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Buried Aseismic Slip and Off-Fault Deformation on the Southernmost San Andreas Fault triggered by the 2010 El Mayor Cucapah Earthquake revealed by UAVSAR
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  • Jay Parker,
  • Roger Bilham,
  • Andrea Donnellan,
  • Lisa Grant Ludwig,
  • Marlon Pierce,
  • Jun Wang,
  • Nicholas Mowery
Jay Parker
Jet Propulsion Lab (NASA)

Corresponding Author:[email protected]

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Roger Bilham
CIRES, Univ Colorado, Department of Geological Sciences
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Andrea Donnellan
Jet Propulsion Laboratory, California Institute of Technology & University of Southern California
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Lisa Grant Ludwig
University of California, Irvine
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Marlon Pierce
Indiana University Bloomington
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Jun Wang
Indiana University, Bloomington
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Nicholas Mowery
Indiana University, Bloomington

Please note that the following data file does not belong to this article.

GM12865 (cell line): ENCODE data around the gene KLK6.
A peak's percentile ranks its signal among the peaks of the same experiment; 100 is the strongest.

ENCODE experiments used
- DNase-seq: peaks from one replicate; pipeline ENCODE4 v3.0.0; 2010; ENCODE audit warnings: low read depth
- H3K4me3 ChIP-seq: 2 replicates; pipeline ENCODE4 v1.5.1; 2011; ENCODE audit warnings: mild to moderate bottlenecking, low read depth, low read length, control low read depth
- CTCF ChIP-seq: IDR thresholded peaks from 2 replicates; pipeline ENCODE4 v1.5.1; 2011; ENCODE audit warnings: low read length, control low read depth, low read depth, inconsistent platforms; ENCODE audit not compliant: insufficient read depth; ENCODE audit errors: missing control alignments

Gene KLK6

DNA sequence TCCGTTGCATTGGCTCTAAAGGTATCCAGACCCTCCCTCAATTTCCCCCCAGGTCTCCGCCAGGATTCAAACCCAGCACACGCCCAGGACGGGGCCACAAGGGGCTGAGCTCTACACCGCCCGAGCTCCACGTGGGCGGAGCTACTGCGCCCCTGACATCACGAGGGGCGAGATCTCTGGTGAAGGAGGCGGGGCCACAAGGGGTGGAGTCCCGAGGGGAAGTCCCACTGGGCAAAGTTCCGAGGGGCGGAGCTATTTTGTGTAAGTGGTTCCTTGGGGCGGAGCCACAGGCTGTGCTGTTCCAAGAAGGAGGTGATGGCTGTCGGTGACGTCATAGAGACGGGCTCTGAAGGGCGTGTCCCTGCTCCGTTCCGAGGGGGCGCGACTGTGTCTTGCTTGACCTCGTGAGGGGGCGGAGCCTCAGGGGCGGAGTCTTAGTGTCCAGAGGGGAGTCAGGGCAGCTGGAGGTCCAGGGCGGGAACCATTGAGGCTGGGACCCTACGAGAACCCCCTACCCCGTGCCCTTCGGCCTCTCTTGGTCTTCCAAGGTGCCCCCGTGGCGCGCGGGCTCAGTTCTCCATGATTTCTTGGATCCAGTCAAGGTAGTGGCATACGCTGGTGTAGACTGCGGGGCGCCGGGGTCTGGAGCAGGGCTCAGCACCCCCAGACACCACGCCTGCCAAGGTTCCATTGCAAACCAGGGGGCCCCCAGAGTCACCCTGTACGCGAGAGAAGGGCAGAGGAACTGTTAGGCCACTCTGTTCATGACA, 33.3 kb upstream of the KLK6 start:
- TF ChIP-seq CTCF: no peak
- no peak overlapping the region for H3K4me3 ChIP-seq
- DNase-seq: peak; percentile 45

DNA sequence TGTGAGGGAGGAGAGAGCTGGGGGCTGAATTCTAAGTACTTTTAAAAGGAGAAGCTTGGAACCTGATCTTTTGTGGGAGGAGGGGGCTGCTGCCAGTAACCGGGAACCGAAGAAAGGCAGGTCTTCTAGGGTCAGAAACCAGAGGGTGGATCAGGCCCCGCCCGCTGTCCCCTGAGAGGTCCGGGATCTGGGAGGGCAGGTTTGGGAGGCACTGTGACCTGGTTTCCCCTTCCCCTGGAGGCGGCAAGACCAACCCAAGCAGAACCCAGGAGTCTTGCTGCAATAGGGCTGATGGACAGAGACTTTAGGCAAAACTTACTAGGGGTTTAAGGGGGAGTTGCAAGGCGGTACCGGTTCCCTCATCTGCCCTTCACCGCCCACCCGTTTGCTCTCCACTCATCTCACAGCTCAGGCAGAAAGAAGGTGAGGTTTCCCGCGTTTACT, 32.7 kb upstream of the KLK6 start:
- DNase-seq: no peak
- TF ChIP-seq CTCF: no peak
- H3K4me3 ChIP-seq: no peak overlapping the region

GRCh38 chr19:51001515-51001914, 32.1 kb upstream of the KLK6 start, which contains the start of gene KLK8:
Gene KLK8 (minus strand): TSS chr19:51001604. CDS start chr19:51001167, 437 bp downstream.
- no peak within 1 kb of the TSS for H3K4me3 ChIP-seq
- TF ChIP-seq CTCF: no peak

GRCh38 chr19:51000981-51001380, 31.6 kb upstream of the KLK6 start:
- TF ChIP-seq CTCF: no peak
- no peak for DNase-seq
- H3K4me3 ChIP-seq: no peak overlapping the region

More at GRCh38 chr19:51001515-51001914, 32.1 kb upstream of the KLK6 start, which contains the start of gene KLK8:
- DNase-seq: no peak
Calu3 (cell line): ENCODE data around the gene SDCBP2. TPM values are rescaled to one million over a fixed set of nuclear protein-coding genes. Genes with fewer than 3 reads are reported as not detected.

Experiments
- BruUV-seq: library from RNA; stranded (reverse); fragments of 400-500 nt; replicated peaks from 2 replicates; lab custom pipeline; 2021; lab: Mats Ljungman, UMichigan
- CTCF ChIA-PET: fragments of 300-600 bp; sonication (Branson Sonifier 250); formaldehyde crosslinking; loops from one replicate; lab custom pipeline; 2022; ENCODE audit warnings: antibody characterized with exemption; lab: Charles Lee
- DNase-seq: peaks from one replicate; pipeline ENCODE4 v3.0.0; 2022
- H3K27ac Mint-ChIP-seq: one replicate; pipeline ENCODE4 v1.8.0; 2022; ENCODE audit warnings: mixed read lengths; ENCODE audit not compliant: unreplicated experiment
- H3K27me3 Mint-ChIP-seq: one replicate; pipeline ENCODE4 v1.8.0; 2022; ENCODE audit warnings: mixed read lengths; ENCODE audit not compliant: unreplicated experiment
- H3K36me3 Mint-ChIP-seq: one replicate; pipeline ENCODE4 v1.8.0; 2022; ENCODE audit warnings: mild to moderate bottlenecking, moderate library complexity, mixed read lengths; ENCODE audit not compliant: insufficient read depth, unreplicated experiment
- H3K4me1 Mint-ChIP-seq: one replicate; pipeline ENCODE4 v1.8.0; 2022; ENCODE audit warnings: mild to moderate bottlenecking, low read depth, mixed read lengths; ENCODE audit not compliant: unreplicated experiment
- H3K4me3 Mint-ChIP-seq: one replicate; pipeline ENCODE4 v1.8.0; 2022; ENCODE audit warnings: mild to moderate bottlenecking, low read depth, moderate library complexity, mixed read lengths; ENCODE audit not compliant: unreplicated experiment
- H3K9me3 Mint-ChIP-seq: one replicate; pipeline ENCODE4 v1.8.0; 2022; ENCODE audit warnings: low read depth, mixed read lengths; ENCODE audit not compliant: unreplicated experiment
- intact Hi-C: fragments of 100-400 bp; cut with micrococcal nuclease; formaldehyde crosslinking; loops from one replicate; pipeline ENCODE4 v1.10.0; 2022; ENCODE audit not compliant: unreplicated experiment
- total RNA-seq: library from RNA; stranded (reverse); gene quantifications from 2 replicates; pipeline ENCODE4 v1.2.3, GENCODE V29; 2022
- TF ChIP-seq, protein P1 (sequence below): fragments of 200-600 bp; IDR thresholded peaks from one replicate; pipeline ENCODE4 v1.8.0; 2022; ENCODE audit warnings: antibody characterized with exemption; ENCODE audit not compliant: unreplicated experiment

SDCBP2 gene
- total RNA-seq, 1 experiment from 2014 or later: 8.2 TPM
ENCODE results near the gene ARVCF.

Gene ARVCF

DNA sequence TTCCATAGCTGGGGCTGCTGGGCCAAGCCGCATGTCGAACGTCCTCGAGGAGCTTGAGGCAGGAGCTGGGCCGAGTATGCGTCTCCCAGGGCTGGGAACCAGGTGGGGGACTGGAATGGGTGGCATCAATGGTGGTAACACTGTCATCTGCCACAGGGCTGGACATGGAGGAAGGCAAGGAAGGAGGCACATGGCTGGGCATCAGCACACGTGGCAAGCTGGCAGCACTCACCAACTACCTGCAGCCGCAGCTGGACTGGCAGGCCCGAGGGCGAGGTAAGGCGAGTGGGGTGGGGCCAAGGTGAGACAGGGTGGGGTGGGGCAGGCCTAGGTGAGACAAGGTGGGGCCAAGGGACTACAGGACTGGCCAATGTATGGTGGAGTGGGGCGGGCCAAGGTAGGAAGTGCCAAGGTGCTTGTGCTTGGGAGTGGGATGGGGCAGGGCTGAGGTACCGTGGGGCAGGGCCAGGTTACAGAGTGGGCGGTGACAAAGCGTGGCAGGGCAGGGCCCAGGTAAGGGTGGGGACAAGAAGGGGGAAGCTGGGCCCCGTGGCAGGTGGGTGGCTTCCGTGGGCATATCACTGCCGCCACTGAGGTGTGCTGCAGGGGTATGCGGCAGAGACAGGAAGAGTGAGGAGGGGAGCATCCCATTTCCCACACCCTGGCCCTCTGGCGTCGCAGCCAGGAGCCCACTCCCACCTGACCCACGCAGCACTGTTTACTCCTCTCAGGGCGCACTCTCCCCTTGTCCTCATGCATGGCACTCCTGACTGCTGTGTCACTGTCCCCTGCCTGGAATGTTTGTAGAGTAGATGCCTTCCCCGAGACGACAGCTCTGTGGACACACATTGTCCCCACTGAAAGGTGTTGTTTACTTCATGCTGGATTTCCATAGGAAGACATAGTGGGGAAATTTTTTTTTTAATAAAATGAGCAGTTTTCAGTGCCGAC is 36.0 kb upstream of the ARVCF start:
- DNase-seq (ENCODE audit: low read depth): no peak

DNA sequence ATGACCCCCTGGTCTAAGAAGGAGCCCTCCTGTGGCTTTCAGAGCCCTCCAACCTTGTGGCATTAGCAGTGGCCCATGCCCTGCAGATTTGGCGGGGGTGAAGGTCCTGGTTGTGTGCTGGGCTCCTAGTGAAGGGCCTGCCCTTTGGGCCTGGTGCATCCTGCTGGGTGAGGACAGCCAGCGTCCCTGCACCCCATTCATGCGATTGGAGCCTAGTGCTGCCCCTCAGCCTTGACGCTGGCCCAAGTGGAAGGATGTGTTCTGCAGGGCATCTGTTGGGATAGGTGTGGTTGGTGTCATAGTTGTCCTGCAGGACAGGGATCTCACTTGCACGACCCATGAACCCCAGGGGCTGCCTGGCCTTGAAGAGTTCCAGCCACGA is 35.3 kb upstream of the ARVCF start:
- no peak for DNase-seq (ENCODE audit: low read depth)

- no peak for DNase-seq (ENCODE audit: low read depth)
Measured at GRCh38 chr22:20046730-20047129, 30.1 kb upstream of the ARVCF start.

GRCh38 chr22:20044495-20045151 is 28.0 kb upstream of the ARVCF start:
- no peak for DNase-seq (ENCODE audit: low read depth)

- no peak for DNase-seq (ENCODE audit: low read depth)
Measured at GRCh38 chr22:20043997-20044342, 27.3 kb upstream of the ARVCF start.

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We use UAVSAR interferograms to characterize fault slip, triggered by the Mw 7.2 El Mayor-Cucapah earthquake on the southernmost San Andreas Fault in the Coachella Valley providing comprehensive maps of landscape change that complement in situ measurements. Creepmeters and geological mapping of fault offsets on Durmid Hill recorded 4 mm and 8 mm of average triggered slip respectively on the fault, in contrast to radar views that reveal significant off-fault dextral deformation averaging 20 mm. Unlike slip in previous triggered slip events on the southernmost San Andreas fault, dextral shear in 2010 is not confined to transpressional hills in the Coachella valley. Edge detection and gradient estimation applied to the 50-m-sampled interferogram data identify the location (to 20 m) and local strike (to < 4°) of secondary surface ruptures. Transverse curve fitting applied to these local detections provides local estimates of the radar-projected dextral slip and a parameter indicating the transverse width of the slip, which we equate with the depth of subsurface shear. These estimates are partially validated by fault-transverse interferogram profiles generated using the web-based UAVSAR tool of GeoGateway, and appear consistent for radar-projected slip greater than about 5 mm. An unexpected finding is that creep and triggered slip on the San Andreas fault terminate in the shallow subsurface below a surface shear zone that resists the simple expression of aseismic fault slip. We introduce the notion of a surface locking depth above which fault slip is manifest as distributed shear, and evaluate its depth as 6-27 m.